Rockhoppers would like to salute one of its first artists. His name is David Hearn. He began displaying mixed media pieces here and later began painting dog portraits. David is going to be displaying his new painted pieces at Pike Place Market in January. You may want to catch some of his art there. Seems he is not the only artist who enjoys doing animals.
Dog Artists David Hockney, William Wegman, and George Rodrigue by: Melanie Light Although contemporary art has moved beyond the Pop art of yesteryear, the most influential artists of the latter twentieth century have taken bold steps to include dog art as a central theme in their artistic endeavors. David Hockney, William Wegman, and George Rodrique, all still alive today, have not arbitrarily juxtaposed canines in their works but have put their furry friends on center stage – to soak up the limelight, offering the art world new glimpse of man’s best friend. David Hockney (1937), who was born in Bradford England, spent the better half of his life in Los Angeles, California. Believed to be one of the forerunners of Pop art of the 1960s, with works such as We two Boys Together Clinging (1961) and A Bigger Splash (1967), his work influenced thousands of artists worldwide. At the age of eleven, Hockney knew that he wanted to be an artist. No one is certain if he had any inspiration to include animals, specifically dogs, in his works, but it is known that he was willing to experiment beyond regular artistic parameters even when he arrived to the Royal College of Art in London in 1959. Hockney recollects that “the adventurous, lively students, the brightest ones,” were dousing themselves in “Abstract Expressionist paintings on hardboard.”(1) Obviously etched in Hockney’s mind was that art could be something different, especially if it was unconventional. In his later works, we see Hockney’s two Dachshunds, Stanley and Boodgie, in a string of paintings and drawings. “The dogs are my little friends,” he says in an interview with Richard Natale in 1998 about his new book, David Hockney’s Dog Days. “It was probably my wanting a tender, loving subject.” Hockney goes on to rebuttal the art world that may not accept dog art stating, “I make no apologies for the apparent subject matter. These two dear little creatures are my friends. They are intelligent, loving, comical, and often bored. They watch me work; I notice the warm shapes they make together, their sadness and their delights.”(2) Unlike Hockney who began dabbling in dog art later in his career, William Wegman has been daunting and confronting the parameters of mainstream art for years with his depictions of Weimaraners in artistic venues. Noted for his peculiar depictions that can border outlandish humor, Wegman has been known to be just too ‘dog-on’ funny. After earning an MFA from the University of Illinois, Wegman taught for a while; he searched for a way to make his art ‘unleash’ his creativity on the public. While experimenting with photography and video, Wegman purposely took the remnants of Pop art to a level that mirrored and even mocked Americana. His first Weimaraner was named Man Ray and was used in Wegman’s work in both video and photography. Man Ray was so famous that the Village Voice named him “Man of the Year” in 1982.(3) With the use of a massive Polaroid camera, Wegman took varied photographs of his Weimaraner in an array of poses and assorted guises. Later, Wegman’s second Weimaraner named Fay Ray appeared on Sesame Street as Old McFay. Wegman himself has appeared on-air with Johnny Carson, David Letterman, and on Saturday Night Live. Similar to both David Hockney and William Wegman, George Rodrigue used dog art to exemplify his feelings about man’s truest comrade. As Wegman used his own Weimaraners in his creations, so did Rodrique use the muse provided by his childhood companion named Tiffany – who was transformed into the famed Blue Dog. George Rodrigue, born and raised in Louisiana, began painting Blue Dog in tribute to his black and white terrier after her death in 1980. As it happened, Blue Dog eerily represented the Loup-Garou, or a Cajun werewolf in many of Rodrigue’s depictions.(4) Blue Dog soon gained international recognition as an inveterate legend, especially in the earlier 1990s. Working as a graphic artist, Rodrigue explored the use of silk-screen with Blue Dog, which allowed the image to appear crisp, clean, and stark. Both famous public figures and private art collectors have purchased Rodrigue’s works. Absolut Vodka and Xerox even commissioned the artist to do ad campaigns. In the book entitled Blue Dog (Viking/Penguin 1994), Rodrigue depicts the change of Tiffany into this relished pop icon. David Hockney, William Wegman, and George Rodrigue have all used dogs as a focal point, which shows that dog art is a powerful medium of expression that not only captures the art world, but mainstream art lovers as well. Through the Pop movement of the 1960s and contemporary art circles worldwide, these artists have used their pets as heartfelt muses that captivate and bring wonder even to the most stringent of critics. Sources: (1)http://www.artchive.com/artchive/H/hockney.html (2)http://www.findarticles.com/p/articles/mi_m1589/is_n760/ai_20620446 (3)http://en.wikipedia.org/wiki/William_Wegman_%28photographer%29 (4)http://www.art4now.com/biogr.htm Copyright © 2006 Melanie Light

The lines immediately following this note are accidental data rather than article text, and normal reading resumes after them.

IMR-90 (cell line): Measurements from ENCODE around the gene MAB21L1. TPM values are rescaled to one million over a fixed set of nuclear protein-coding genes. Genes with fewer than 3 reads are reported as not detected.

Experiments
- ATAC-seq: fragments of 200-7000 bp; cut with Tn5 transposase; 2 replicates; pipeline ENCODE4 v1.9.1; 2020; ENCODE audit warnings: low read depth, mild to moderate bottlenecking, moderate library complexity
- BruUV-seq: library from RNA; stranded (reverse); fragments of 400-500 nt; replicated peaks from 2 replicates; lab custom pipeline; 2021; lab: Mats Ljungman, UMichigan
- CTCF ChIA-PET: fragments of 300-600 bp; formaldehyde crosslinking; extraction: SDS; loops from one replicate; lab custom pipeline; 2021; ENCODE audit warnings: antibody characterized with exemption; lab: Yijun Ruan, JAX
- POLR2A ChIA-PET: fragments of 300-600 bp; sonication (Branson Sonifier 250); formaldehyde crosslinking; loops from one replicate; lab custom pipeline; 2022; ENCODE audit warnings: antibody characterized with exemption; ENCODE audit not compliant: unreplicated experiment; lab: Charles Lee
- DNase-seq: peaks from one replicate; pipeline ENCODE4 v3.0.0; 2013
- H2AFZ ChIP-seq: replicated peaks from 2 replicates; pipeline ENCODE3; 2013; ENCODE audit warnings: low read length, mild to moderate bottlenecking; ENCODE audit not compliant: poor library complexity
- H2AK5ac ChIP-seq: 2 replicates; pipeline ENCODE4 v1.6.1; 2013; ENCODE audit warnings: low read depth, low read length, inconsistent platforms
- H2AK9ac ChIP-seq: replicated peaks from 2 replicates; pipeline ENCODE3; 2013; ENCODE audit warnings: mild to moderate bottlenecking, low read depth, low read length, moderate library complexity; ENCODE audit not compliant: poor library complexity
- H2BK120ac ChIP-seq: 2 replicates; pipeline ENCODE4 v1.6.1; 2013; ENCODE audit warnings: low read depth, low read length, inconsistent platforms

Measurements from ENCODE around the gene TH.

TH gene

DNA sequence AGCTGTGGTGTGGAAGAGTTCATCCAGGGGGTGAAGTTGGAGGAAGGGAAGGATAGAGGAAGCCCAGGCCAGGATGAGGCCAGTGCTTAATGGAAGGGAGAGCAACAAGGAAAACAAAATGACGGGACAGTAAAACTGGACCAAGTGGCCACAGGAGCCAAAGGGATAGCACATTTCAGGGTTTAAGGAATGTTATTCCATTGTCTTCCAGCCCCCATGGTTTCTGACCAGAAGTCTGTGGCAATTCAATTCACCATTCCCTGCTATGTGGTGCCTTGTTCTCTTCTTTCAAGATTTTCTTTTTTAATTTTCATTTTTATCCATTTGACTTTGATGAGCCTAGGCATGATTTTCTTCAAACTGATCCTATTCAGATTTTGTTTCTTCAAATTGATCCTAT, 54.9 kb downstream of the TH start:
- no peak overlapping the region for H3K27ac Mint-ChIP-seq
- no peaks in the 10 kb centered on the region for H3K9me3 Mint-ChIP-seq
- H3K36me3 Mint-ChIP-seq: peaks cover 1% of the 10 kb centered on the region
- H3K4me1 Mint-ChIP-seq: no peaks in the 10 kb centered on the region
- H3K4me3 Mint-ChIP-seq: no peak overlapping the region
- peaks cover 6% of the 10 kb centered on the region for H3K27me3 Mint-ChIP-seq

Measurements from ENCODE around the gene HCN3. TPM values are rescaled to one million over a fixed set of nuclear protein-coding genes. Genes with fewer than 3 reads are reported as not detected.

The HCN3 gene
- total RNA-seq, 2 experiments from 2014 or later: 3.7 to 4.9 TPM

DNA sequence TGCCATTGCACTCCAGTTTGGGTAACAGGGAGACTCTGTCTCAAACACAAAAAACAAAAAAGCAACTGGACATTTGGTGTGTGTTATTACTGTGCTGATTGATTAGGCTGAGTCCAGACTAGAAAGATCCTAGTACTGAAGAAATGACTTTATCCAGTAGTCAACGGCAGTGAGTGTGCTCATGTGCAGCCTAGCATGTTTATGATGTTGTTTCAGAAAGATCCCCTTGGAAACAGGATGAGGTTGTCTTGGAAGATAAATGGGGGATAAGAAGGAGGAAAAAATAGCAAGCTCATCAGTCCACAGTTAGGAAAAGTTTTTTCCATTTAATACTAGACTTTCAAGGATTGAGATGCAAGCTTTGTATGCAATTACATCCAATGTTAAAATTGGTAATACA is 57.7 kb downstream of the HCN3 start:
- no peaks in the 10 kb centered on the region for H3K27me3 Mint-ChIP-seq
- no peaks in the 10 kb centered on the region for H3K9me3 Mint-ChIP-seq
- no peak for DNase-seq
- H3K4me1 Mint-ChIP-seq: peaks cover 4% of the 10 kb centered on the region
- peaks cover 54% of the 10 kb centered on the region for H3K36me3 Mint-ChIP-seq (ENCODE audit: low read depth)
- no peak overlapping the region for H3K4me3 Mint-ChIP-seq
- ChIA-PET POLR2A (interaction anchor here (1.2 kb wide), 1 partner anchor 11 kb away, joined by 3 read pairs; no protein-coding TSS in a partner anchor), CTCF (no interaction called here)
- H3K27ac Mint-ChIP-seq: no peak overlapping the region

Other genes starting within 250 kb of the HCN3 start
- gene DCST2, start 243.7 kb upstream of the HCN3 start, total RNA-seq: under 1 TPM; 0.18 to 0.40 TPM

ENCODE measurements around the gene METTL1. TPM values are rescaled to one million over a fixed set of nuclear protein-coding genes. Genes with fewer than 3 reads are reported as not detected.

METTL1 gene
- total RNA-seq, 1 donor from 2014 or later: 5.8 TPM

Sometimes it isnt the middle of summer days that are dog days.. Sometimes it is just Fridays.
Whidbey Island has gone to the dogs.